Monday, September 14, 2015

fixing the ui in 30-year-old home computer type-in games

I've been really enjoying making my blog going though the games of COMPUTE!'s Gazette, a magazine of the 1980s for the Commodore 64 and related machines... it's so satisfying to know I can put in 30-60 minutes of work on a semi-daily basis and have something tangible and interesting to show for it. Almost addictive!

Recently, I reviewed the game "Switcheroo". It looked like this:
The game is Tic-Tac-Toe variant. Players gold or orange (or as my friend point out, pee or poo) alternate either placing a piece on the 5x5 grid or sliding any row or column one space (with the piece that would fall of the board wrapping around to the other side)

The trouble is, even by 1986 standards, the UI was bad. When a player's turn starts, pressing left or right on the stick selects either the square (representing place a new piece) or the arrows (representing get ready to slide a row or column) Pressing the button reverts control to that round cursor-y thing at top... the joystick moves it from square to square. In "place" mode you press the button to claim the square, in "slide" mode you press the button and then have to press the joystick again in the way you want that square to slide (bring its row or column with it).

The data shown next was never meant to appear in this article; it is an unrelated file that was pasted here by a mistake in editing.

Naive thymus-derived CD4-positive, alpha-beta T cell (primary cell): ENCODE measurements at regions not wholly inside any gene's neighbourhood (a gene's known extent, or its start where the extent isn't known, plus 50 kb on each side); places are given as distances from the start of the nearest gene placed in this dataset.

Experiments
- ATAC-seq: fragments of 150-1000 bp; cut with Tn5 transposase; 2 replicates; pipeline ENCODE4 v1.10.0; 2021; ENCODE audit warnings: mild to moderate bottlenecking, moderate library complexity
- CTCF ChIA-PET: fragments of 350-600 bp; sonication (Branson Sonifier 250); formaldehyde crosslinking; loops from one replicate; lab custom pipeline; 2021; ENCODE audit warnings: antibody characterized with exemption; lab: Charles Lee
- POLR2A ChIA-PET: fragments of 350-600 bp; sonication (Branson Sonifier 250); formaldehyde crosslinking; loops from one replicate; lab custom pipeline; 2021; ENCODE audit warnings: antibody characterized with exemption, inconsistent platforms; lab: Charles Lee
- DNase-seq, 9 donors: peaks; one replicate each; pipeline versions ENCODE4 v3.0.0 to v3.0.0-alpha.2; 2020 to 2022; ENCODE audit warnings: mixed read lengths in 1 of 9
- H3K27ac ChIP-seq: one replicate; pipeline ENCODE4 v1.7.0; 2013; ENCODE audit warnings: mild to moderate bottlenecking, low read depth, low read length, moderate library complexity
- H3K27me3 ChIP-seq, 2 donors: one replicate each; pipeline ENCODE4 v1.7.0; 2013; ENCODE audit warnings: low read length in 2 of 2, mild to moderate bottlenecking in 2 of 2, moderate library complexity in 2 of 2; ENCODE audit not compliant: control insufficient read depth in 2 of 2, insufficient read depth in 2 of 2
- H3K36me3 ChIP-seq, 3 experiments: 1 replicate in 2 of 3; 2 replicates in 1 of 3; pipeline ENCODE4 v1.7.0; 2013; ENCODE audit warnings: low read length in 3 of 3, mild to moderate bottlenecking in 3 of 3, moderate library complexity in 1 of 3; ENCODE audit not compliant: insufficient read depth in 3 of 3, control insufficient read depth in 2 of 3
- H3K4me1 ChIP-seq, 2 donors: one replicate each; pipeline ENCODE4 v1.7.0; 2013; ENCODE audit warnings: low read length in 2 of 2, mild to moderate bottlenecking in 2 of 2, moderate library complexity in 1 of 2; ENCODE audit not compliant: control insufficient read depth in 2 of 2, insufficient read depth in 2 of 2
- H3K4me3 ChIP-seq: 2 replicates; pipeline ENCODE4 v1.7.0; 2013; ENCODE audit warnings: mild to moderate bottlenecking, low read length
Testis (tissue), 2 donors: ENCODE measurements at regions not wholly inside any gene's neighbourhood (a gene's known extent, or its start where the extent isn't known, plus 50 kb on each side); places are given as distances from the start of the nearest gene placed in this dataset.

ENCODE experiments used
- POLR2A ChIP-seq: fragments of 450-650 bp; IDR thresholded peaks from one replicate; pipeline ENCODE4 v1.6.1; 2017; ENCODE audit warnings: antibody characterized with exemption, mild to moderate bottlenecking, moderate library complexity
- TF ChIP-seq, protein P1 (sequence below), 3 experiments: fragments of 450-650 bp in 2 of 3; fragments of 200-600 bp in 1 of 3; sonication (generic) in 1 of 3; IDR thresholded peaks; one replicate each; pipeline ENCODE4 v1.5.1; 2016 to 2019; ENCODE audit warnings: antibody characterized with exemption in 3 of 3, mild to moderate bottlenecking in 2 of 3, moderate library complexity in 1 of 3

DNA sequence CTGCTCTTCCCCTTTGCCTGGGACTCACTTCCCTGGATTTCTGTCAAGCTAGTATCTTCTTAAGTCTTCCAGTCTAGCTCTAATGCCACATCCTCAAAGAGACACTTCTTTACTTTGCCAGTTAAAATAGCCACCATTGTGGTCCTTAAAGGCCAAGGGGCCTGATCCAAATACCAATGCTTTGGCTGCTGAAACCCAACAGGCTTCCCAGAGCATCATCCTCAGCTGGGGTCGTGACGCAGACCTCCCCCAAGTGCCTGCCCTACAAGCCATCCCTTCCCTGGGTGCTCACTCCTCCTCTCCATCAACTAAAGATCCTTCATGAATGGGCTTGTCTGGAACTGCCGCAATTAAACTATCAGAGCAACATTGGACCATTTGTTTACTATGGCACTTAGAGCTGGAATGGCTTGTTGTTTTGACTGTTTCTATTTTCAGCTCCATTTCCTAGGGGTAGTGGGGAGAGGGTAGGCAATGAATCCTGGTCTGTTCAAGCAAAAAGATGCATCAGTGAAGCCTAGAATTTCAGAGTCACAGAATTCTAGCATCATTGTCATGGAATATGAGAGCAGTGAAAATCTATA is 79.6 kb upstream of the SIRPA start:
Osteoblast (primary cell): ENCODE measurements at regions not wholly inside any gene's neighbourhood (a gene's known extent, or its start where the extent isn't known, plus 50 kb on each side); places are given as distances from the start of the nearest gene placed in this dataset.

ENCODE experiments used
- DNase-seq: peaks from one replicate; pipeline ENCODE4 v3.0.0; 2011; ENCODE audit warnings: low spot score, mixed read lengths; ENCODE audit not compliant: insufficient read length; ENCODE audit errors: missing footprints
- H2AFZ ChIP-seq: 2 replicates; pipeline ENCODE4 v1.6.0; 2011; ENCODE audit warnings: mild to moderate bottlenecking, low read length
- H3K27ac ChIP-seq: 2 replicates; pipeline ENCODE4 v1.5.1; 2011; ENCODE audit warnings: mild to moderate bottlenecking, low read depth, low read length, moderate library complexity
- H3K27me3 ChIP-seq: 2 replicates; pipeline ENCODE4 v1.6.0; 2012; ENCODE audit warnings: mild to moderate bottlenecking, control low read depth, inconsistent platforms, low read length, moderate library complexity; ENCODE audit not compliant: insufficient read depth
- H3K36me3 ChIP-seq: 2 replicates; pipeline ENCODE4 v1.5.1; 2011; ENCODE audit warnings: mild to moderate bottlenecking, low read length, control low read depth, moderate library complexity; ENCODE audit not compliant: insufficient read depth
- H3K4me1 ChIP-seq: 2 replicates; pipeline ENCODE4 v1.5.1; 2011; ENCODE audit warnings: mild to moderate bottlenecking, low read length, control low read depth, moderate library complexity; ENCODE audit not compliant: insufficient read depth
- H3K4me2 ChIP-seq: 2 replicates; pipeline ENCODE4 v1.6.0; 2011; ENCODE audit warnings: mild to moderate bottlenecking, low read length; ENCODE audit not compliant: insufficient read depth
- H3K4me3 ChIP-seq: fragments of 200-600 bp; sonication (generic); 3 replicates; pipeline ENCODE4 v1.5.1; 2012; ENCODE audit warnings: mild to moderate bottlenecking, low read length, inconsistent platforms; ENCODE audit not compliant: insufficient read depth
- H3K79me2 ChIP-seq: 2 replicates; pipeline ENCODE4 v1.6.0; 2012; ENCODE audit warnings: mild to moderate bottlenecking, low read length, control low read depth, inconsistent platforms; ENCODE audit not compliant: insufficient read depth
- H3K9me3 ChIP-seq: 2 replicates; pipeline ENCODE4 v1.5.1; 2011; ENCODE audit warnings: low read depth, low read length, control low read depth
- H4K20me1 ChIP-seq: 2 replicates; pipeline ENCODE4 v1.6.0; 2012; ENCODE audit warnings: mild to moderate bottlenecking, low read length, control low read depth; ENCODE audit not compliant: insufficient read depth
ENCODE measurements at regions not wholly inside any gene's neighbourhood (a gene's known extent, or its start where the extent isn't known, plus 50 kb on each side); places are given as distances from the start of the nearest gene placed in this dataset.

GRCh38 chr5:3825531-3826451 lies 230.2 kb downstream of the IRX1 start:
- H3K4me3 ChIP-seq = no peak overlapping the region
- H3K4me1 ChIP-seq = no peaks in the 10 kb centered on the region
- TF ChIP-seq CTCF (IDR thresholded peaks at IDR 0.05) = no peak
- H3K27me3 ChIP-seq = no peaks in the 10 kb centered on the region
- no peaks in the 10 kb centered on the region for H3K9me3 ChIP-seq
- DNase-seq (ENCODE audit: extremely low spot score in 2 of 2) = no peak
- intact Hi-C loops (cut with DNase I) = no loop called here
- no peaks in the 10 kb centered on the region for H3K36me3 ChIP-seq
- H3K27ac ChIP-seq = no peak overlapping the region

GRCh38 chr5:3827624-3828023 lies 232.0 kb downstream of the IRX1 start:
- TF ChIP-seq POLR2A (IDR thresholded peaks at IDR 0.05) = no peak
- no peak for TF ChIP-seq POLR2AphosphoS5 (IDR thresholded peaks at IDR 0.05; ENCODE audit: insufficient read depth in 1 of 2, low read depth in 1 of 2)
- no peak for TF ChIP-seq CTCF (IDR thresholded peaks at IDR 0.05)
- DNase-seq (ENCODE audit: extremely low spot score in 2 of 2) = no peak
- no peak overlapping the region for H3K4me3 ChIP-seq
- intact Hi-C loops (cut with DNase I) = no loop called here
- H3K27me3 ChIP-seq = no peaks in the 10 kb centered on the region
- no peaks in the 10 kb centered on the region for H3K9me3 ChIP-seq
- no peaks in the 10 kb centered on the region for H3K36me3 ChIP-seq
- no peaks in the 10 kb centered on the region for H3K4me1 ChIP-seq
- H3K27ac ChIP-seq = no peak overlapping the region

So not only was it hard to understand (using color highlight rather than an underline or pointer  or something was confusing by itself) but indicating the direction via a joystick press was unreliable, and the process was rather clunky, switch focus around and having to press the button quite a lot, considering.

For fun, I developed a better (and browser-based in this case) UI:
Players can now either click a blank square or click an arrow to indicate their intent.

I doubt there anything here that couldn't be done in the Commodore 64  program - ditch the mode selector at bottom and decorate the sides with arrows, boom.

I actually made this in part to see if it actually was a good game at its core... the answer is no, not really. My playtesters complained it's a bit stupid because for the first part of the game, you probably don't want to slide at all, since you lose a chance to stake out territory. I've made this 4x4 variant incorporating their suggestion to make each turn be a placement AND a slide... this version hasn't really been playtested yet, but I'm confidant it's an improvement over the original, though I'm not sure if the whole game is redeemable.

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